New Zealand SAS soldiers plan one last sortie
The last remaining members of New Zealand’s original Special Air Service squadron are set to reunite in Tauranga next year – but they need the public’s help to make it happen.
Of the 132 men who flew to the Malayan jungle in 1955 to fight Communist Terrorists, only 32 are still alive and now living across New Zealand, Australia and the UK.
Tauranga resident David Ogilvy, aged 86, was one of the original recruits and wants to organise a reunion at Queen’s Birthday weekend next June to mark the squadron’s 65th anniversary.
“Veteran reunions offer many benefits for those who have served in the military and sacrificed for their country,” David says. “We have forged an unbreakable bond that has seen us through the best and worst times of our lives. Reunions allow veterans to re-forge that bond, re-kindle past friendships and heal from past experiences together.
“Many of our squadron members are now in their 90s and the reality is, this will be the last major get-together we’re likely to have.”
Because the reunion is not open to the general public, David is struggling to get funds from traditional community funding bodies. So far, only BayTrust and two RSAs have come to the party and a Givealittle page has now been set up to try and raise the remaining $13,500 required.
“Veterans are very well supported in Australia but in New Zealand there is little financial help available for ex-military. We are hoping the public and business community will be kind enough to help us raise the money we need.”
The NZ SAS is a special forces unit of the New Zealand Army and has always been highly regarded as an elite military group. David was just 22 years-old when he answered the initial call for recruits. Over 800 applicants were received which were whittled down to 180 for training at Waiouru. Criteria for selection included being under 6ft (1.8m tall), weighing no more than 14 stone (88.9kg), having their own teeth, no criminal record, preferably single and having to pass a high intelligence threshold.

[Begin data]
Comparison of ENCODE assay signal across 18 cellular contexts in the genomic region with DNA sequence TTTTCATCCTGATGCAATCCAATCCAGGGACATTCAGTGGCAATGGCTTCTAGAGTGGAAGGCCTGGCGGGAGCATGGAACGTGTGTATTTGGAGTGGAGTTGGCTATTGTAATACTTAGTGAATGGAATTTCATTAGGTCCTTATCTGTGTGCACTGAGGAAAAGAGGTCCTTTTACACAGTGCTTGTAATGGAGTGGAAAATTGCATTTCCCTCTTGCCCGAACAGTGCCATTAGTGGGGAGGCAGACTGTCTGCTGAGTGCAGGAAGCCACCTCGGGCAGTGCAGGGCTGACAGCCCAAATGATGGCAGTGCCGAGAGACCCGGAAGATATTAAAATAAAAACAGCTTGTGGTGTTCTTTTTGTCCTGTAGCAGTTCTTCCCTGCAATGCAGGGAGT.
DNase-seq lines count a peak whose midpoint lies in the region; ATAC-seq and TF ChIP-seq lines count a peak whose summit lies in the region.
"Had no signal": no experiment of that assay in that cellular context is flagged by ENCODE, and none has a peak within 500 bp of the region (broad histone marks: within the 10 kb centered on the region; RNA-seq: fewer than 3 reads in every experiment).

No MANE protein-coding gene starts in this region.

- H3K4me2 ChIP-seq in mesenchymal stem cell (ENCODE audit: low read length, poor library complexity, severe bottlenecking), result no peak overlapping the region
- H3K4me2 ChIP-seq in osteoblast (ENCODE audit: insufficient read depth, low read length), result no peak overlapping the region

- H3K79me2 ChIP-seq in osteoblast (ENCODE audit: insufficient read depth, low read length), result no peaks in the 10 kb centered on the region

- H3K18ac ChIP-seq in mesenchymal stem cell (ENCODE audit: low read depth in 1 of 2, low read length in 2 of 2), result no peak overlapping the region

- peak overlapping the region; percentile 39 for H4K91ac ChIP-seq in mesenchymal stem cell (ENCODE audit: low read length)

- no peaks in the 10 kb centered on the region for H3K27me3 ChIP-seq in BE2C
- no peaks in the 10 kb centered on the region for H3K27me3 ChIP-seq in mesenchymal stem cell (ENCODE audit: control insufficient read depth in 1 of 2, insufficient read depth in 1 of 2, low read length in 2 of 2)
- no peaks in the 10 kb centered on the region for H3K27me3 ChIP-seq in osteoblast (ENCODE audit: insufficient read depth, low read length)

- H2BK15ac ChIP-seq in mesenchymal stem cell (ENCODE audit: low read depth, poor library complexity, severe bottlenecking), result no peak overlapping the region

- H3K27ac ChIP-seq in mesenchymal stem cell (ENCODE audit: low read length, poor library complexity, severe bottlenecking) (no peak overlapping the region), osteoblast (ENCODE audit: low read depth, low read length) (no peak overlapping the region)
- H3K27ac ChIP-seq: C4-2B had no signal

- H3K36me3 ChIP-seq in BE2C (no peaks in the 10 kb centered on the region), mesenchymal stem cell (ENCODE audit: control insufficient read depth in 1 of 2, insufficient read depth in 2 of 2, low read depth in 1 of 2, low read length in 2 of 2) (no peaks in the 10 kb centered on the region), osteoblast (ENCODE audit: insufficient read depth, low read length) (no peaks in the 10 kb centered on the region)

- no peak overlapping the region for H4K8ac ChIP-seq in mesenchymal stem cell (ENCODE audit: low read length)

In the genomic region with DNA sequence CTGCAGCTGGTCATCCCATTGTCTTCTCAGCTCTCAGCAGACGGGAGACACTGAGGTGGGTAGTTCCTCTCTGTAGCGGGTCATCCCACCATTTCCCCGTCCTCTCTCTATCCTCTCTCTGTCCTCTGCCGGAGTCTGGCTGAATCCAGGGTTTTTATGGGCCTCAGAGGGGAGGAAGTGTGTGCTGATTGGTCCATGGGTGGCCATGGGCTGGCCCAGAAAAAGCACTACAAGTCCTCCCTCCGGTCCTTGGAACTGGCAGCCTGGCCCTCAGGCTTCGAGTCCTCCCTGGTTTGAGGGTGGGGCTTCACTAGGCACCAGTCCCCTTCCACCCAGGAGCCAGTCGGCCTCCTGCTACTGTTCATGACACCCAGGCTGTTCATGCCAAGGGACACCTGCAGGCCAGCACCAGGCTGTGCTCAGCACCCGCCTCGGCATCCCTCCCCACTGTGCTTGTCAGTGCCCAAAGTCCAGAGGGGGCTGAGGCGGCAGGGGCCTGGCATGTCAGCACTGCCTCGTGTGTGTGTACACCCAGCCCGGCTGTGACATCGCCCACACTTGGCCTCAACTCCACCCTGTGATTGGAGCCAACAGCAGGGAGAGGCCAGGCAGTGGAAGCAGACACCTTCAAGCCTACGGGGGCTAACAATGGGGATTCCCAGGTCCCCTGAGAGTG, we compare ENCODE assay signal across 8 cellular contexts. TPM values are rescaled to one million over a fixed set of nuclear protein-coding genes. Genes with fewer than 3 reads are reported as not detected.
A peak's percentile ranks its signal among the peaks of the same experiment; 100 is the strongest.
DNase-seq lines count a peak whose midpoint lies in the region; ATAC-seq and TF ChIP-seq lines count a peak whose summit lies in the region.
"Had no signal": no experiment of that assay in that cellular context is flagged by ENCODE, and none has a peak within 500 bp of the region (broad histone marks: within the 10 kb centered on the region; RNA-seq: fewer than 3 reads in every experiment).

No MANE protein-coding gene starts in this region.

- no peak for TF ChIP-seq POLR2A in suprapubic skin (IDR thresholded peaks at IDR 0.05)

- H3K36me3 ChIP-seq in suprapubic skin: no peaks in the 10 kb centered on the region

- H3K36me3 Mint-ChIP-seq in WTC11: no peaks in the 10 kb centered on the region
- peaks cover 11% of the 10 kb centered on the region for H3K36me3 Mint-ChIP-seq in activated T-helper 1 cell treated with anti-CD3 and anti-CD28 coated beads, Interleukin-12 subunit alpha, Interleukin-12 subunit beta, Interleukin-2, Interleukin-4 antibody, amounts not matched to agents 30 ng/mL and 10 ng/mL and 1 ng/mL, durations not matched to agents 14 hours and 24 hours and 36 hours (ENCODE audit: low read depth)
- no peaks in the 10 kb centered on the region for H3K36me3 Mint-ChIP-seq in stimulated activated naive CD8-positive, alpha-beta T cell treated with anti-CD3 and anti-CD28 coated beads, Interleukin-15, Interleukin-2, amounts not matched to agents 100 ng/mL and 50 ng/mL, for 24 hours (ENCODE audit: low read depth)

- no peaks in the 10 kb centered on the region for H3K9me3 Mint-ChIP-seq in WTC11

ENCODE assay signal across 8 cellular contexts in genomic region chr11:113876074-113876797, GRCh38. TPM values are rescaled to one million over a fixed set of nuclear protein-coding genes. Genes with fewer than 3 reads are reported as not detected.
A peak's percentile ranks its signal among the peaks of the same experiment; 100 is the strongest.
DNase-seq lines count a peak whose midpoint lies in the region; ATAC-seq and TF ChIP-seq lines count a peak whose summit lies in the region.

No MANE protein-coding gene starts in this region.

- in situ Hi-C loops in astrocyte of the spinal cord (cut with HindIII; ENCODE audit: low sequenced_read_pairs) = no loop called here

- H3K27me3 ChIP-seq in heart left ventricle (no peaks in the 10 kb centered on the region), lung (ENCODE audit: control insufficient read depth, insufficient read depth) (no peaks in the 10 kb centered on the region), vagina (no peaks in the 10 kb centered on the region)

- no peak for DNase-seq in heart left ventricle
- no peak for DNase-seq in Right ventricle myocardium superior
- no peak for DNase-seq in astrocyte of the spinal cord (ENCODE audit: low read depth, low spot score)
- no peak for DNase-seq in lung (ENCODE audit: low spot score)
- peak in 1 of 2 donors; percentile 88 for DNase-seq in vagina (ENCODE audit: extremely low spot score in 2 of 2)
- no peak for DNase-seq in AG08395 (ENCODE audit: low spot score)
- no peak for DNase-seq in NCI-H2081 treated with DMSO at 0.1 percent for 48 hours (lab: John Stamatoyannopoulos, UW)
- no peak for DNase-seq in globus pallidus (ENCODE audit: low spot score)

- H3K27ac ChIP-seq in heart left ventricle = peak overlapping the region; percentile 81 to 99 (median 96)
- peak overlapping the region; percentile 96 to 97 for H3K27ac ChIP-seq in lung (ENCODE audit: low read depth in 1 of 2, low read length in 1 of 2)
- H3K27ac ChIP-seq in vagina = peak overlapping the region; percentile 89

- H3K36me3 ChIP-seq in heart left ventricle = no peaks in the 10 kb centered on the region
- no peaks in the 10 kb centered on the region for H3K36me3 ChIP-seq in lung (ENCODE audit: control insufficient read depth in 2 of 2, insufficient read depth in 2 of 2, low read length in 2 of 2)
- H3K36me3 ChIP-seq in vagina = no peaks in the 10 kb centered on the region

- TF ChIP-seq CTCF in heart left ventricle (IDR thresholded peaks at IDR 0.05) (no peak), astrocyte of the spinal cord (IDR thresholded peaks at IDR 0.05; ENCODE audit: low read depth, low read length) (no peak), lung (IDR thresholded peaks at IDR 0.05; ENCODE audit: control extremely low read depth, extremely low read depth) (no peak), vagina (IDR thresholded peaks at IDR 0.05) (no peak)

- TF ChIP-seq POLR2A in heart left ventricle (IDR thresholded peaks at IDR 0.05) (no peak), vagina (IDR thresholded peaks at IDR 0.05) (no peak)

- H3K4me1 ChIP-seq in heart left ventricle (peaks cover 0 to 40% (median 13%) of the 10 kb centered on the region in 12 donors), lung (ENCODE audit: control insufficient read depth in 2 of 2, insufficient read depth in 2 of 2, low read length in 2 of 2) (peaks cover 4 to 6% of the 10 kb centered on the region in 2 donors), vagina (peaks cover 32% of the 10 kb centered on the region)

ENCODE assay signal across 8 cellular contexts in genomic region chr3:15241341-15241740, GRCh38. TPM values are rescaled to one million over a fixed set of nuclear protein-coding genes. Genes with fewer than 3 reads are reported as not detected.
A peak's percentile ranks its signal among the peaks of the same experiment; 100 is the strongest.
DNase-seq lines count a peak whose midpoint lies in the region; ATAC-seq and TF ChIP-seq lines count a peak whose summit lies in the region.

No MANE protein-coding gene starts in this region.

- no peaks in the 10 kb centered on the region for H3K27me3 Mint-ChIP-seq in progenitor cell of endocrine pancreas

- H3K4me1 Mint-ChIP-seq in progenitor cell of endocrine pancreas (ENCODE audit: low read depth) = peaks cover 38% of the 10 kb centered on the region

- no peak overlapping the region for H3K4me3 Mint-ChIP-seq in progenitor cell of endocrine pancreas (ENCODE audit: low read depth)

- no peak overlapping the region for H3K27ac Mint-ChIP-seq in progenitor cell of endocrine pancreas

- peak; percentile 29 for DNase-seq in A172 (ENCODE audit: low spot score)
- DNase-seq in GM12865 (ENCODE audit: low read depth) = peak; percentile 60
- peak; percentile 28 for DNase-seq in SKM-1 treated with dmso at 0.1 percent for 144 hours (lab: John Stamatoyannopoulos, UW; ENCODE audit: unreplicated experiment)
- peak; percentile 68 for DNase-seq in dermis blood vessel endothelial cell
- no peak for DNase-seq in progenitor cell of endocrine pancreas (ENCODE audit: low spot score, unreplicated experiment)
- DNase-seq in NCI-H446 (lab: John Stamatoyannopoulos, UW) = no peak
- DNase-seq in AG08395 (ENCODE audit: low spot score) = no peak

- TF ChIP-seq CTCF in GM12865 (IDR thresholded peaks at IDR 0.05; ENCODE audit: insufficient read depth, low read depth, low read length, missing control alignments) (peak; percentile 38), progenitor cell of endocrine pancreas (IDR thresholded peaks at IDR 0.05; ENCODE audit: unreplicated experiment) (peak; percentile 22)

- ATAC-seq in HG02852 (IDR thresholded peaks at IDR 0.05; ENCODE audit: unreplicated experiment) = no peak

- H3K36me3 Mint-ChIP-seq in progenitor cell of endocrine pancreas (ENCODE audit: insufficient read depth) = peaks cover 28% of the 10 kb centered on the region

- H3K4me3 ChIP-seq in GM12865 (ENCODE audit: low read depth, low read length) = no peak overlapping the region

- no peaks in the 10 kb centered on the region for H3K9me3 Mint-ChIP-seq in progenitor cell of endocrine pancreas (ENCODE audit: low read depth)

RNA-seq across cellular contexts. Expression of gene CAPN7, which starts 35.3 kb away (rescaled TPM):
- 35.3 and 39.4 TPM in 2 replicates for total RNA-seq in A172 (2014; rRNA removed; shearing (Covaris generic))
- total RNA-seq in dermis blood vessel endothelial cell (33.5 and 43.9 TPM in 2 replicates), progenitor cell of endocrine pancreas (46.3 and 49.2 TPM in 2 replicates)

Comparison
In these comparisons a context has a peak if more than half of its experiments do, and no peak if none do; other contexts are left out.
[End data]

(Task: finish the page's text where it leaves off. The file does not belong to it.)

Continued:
“From day one we ran everywhere,” David recalls. “It was physically demanding and mentally taxing. We were going to the tropics of Malaya but we trained in the snow at Waiouru. It hardened up the soldiers and we had a very strict training regime with an emphasis on shooting, weapon handling, field craft, minor tactics and immediate action drills.”
NZ Prime Minister Sidney Holland inspects the NZ SAS squadron at the farewell parade at Parliament Buildings on 10 October 1955. Supplied image.
A further 50 soldiers were culled before the final squadron were sent to join the British 22nd SAS regiment in Kuala Lumper in October 1955.
For the next two years the unit completed a series of three-month long deep jungle operations against hard core, jungle experienced, Communist Terrorists. Resupply was by air drop every 14 days.
Jungle operations were physically demanding and mentally taxing as individuals came to grips with the strange environment. In addition to possible ambush, soldiers had to contend with leeches, bull ants, scorpions and the possibility of being confronted by a tiger or elephant. Malaria and scrub typhus were other occupational hazards. David says his SAS squadron quickly adapted to jungle conditions and were successful in eliminating a number of Communist Terrorists.
“We lost two men while we were there but we all look back at that time as being the highlight of our lives,” David says. After returning to New Zealand, David went on to serve in Borneo, Vietnam and Fiji during his 27 year military career.
His greatest wish now is to re-gather the original squadron members in Tauranga and reminisce about the years and adventures they had together. Anyone willing to donate to the 65th reunion of the NZSAS Malayan Squadron can contribute on this Givealittle page: https://givealittle.co.nz/cause/final-65th-reunion-of-the-nzsas-malayan-squadron